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Dopamine D3 receptor is selectively and transiently expressed in the developing whisker barrel cortex of the rat

Authors

  • Eugenia V. Gurevich,

    1. Thomas H. Christopher Center for Parkinson's Disease Research, Sun Health Research Institute, Sun City, Arizona 85351
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  • Jeffrey N. Joyce

    Corresponding author
    1. Thomas H. Christopher Center for Parkinson's Disease Research, Sun Health Research Institute, Sun City, Arizona 85351
    • Thomas H. Christopher Center for Parkinson's Disease Research, Sun Health Research Institute, 10515 W. Santa Fe Dr., Sun City, AZ 85351
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Abstract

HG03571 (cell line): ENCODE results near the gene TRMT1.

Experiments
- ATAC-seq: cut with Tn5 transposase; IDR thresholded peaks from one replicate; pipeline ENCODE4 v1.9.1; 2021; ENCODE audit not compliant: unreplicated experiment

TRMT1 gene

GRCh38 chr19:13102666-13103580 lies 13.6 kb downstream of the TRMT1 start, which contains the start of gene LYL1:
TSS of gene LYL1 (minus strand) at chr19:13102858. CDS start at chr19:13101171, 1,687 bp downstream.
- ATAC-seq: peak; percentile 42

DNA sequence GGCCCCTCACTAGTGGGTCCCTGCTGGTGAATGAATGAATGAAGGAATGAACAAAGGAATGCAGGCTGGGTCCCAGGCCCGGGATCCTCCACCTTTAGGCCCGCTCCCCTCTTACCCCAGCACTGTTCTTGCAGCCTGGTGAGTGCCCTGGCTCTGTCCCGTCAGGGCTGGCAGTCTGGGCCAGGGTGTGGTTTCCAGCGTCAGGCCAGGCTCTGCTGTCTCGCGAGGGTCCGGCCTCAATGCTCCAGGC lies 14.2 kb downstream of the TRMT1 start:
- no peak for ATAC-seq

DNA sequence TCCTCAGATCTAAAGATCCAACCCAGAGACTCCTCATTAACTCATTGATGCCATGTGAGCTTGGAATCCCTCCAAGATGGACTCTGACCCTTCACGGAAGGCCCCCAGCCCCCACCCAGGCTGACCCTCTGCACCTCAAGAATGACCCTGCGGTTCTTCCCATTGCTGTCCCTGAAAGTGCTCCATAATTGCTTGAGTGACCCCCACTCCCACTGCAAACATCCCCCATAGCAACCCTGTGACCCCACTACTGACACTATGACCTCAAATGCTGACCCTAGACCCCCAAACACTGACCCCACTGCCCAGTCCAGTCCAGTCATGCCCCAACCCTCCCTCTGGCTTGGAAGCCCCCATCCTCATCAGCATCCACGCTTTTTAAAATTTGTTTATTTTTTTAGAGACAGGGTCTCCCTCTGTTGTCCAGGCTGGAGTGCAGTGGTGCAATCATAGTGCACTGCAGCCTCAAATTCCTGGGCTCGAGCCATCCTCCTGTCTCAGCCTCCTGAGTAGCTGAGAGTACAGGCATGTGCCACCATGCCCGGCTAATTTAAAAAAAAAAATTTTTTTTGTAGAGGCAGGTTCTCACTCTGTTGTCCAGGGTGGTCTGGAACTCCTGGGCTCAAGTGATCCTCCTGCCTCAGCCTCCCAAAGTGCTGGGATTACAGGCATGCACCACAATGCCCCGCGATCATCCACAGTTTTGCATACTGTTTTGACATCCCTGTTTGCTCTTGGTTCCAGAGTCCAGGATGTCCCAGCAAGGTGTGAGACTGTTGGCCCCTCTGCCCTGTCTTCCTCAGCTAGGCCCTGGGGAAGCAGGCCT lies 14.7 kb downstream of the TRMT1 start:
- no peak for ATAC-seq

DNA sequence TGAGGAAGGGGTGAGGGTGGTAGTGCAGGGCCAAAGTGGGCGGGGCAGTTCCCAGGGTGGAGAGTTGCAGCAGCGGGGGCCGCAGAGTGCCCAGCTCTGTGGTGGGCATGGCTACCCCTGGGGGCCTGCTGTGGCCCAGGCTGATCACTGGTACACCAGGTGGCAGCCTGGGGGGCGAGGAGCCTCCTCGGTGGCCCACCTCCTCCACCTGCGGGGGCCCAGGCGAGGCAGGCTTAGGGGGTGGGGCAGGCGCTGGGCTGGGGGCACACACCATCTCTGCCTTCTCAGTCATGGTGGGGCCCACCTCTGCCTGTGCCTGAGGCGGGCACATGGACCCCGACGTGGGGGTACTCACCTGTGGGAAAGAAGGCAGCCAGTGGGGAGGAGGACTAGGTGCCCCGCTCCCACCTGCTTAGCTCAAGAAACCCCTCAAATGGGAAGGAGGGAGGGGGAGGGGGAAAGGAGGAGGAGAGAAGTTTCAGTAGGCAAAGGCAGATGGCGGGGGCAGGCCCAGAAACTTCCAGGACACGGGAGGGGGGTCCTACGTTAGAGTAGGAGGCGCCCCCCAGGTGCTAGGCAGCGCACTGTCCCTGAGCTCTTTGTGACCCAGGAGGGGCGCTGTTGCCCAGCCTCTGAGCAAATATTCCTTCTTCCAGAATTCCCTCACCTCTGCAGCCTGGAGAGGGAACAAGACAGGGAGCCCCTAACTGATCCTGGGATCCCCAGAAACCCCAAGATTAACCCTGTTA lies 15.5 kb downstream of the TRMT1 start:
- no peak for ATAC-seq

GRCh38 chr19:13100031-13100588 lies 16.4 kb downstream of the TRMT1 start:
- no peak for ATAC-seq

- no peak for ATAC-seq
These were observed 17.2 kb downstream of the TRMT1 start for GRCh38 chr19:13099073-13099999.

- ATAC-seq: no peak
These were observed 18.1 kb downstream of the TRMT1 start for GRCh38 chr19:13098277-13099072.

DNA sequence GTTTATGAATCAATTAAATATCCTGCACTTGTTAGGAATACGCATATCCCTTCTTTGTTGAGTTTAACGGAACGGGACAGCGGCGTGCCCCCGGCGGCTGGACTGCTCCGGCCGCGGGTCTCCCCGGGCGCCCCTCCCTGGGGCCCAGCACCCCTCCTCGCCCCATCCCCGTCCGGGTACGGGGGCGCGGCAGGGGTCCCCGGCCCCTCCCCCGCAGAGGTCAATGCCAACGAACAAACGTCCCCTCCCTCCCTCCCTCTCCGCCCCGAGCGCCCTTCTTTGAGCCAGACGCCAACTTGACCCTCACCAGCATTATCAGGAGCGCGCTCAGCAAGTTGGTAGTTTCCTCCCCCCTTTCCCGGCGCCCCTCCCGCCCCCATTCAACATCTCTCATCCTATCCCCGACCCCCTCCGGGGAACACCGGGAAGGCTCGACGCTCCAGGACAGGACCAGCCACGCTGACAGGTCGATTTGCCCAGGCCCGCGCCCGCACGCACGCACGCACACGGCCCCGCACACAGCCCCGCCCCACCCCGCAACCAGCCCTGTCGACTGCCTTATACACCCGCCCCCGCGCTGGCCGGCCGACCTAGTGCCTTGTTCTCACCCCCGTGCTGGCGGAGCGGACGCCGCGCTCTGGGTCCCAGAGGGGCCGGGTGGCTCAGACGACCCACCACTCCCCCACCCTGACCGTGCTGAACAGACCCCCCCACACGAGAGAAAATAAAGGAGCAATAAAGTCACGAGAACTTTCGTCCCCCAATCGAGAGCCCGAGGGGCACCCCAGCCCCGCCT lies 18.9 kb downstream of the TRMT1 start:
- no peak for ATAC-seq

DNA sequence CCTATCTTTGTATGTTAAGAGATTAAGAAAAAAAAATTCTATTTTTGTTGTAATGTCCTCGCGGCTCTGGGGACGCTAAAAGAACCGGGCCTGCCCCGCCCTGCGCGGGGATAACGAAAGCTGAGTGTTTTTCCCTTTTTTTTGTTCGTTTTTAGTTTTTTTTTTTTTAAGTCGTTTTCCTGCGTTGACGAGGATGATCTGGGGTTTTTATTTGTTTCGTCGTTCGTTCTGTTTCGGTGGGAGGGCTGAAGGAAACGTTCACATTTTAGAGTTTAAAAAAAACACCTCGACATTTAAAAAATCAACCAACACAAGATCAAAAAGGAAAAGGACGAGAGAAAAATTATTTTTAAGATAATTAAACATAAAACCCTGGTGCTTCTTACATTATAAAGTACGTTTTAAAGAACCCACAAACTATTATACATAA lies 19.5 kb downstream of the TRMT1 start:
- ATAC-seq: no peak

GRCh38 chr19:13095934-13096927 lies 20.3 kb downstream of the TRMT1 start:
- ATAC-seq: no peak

The rodent primary somatosensory cortex (SI) contains a map of the body surface, the most conspicuous part of which are “barrels,” neuronal aggregates in layer IV that receive somatotopic projections from whiskers on the rodent's snout. We report that the D3 dopamine receptor (D3R) is selectively and transiently expressed in SI during the first 2 weeks of postnatal development. D3R binding sites and mRNA overlap completely and are limited to layer IV of SI. D3R/mRNA are organized in a pattern corresponding to somatotopic representations of the body (e.g., whiskers, jaws, paws, etc.) with the highest expression in the barrel field. D3 mRNA is first detected at postnatal day (P)4, increases rapidly until P7–10, and sharply decreases after P14. D3R binding sites are detectable at P6, peak at P14, and decline afterwards. D1, D2, D4, or D5 mRNAs display dissimilar expression pattern. D1 mRNA is mostly confined to infragranular layers throughout the cortex. D4 mRNA expression in layer IV rises by 4 weeks postnatal, when D3R expression is virtually undetectable. Quantitative analysis of D3 mRNA expression demonstrates that the proportion of D3 mRNA-positive cells decreases between P7 and P14, whereas mRNA concentration per cell remains stable. Moreover, D3R number continues to rise, whereas mRNA levels begin to decline. Thus, a process limiting D3R expression to fewer cells may occur that also induces changes in post-transcriptional regulation of D3R expression in remaining cells. These findings indicate that dopamine acting via D3R may play an important role in the development or function of the SI. J. Comp. Neurol. 420:35–51, 2000. © 2000 Wiley-Liss, Inc.

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